Insurance companies, branches of foreign insurance companies, reinsurance companies and branches of foreign reinsurance companies operating in Slovakia are subject to the statutory audit of financial statements (IFRS). Our company uses its years of experience in the insurance industry and takes into account the specifics of the client while maintaining an objective and independent approach while performing the audit. We communicate any findings and further steps with our clients during the audit.
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We assist insurance companies to achieve compliance with Slovak and international regulations and reporting requirements. Solvency II is a planned reform of insurance standards within the European Union which will require the introduction of a new approach to risk and capital management, and introduce increased reporting and modelling systems requirements.
The main challenge concerning the implementation of this new regulation is the combination of additional regulatory requirements with the daily insurance business. Investing in the implementation of this new regulation should be reflected in the improvement of the management and decision-making. More sophisticated risk-based capital management aims to not only meet the requirements of the new regulation, but also to provide a better picture of the relationship of risk and income in order to allocate capital in an improved manner and ensure sustainable growth. Last but not least, the implementation of a new reporting system for Solvency II brings opportunities and challenges for improving existing processes and systems.
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Implementation of these standards will bring the long-awaited standardisation of reporting in the insurance sector. In addition to the impact on reporting, it will also affect the form of insurance products or the way the results are evaluated by analysts and investors.
In cases of IFRS 4, the new form of presentation of the accounts associated with the new valuation model of insurance contracts and related assets and liabilities will not only lead to a reassessment of incentive programmes for the insurance companies’ management, but it is likely to have an impact on the development of new products, the structure of the distribution network and the IT environment.
Since the introduction of the new standards, IFRS and Solvency II cannot be considered separately. There are discussions on the possible use of synergies taking place at European Union level. These are found mainly in the areas of data management and modelling, and their goal is to avoid the costs associated with dual building or dual treatment systems.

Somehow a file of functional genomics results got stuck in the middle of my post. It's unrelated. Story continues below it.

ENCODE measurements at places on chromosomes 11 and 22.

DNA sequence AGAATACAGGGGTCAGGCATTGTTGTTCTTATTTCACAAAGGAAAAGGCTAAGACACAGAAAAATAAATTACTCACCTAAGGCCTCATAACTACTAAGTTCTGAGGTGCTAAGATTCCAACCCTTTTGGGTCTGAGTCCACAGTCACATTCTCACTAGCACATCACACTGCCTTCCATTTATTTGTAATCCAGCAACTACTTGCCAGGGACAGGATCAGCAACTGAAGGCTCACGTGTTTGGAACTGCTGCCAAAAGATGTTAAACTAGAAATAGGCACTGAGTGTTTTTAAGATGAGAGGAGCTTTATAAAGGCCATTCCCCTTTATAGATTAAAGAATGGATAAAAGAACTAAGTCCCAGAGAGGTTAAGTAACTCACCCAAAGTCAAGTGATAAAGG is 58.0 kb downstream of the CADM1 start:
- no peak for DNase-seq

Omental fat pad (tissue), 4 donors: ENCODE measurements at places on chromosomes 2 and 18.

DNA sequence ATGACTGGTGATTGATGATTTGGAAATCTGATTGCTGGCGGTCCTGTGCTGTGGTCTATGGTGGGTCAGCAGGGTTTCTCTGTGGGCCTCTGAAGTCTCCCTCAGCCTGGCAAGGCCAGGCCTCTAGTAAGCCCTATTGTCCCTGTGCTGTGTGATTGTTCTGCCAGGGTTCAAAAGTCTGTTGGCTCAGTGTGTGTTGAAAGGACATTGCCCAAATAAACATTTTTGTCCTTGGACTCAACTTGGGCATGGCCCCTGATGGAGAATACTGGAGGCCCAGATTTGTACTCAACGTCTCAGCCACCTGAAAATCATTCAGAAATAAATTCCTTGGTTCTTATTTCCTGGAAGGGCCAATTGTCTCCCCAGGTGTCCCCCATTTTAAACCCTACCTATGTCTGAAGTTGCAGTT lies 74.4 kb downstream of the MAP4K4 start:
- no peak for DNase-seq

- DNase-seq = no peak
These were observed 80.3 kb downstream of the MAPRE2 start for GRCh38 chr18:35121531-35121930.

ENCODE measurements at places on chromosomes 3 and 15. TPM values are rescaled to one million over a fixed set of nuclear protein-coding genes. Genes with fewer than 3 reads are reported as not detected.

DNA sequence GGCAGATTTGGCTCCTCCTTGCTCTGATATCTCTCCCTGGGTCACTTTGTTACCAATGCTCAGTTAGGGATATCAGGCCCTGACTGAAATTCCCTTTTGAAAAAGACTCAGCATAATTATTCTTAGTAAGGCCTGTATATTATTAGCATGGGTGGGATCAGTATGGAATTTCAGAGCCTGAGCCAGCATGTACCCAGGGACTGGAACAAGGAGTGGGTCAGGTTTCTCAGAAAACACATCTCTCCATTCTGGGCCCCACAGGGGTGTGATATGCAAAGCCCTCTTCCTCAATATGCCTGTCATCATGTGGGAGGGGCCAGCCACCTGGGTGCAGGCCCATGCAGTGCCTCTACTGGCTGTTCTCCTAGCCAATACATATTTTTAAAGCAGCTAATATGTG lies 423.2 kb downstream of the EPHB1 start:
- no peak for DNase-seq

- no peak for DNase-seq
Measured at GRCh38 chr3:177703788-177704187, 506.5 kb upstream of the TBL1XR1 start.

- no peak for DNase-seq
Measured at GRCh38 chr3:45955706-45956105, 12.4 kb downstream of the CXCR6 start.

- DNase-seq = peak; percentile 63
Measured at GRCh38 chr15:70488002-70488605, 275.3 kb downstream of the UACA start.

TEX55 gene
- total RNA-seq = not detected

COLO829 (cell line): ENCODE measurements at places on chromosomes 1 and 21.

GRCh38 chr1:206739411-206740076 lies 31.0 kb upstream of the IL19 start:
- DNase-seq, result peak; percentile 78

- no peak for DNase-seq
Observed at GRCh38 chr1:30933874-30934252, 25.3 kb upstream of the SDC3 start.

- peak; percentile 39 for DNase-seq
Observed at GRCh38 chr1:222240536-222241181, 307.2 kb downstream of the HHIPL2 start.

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The Foreign Account Tax Compliance Act (FATCA), adopted in 2010 in the United States as part of the Act (Hiring Incentives to Restore Employment) in order to prevent evasion of U.S. persons, also entails responsibilities for Slovak financial institutions. Considering postponing the effective date of the Act in 2014, the first wave of fear regarding the new responsibilities has slowly faded and some financial institutions have started to feel that the topic FATCA may be forgotten. The experience of the farsighted shows that is worth having some idea about what the approved provisions of the new law will mean for their institution, and then closely monitoring their current development.
In accordance with the provisions of FATCA, financial institutions defined in this Act (mainly insurance companies, banks, asset managers and pension funds) should close a contract with the Internal Revenue Service (IRS).
The conclusion of such an agreement is only the first step towards the harmonisation of internal processes in financial institutions with FATCA legislation. The successful implementation of all requirements of this Act will be aligned to all key areas, in particular procedural practices, risk management and IT and analysed legal and tax implications of the measures.
In the absence of an agreement with the IRS, or failure to comply with other statutory conditions, foreign financial institutions may face significant penalties - any incoming U.S. payment falling under FATCA law will be subject to 30% withholding tax. FATCA also obliges all cooperating foreign financial institutions to collect certain information about account holders. If the account holder refuses to provide the requested information, the account will be classified as recalcitrant and any incoming U.S. payment credited to their account will also be subject to 30% withholding tax to be withheld by the adjudicatory cooperating financial institution and subsequently handed over to the IRS.
Our professionals are part of the Global Information Reporting (GIR) group, which brings together specialists who deal with international tax law, but who are also experienced experts in the field of local legislation and the business environment.
How we can help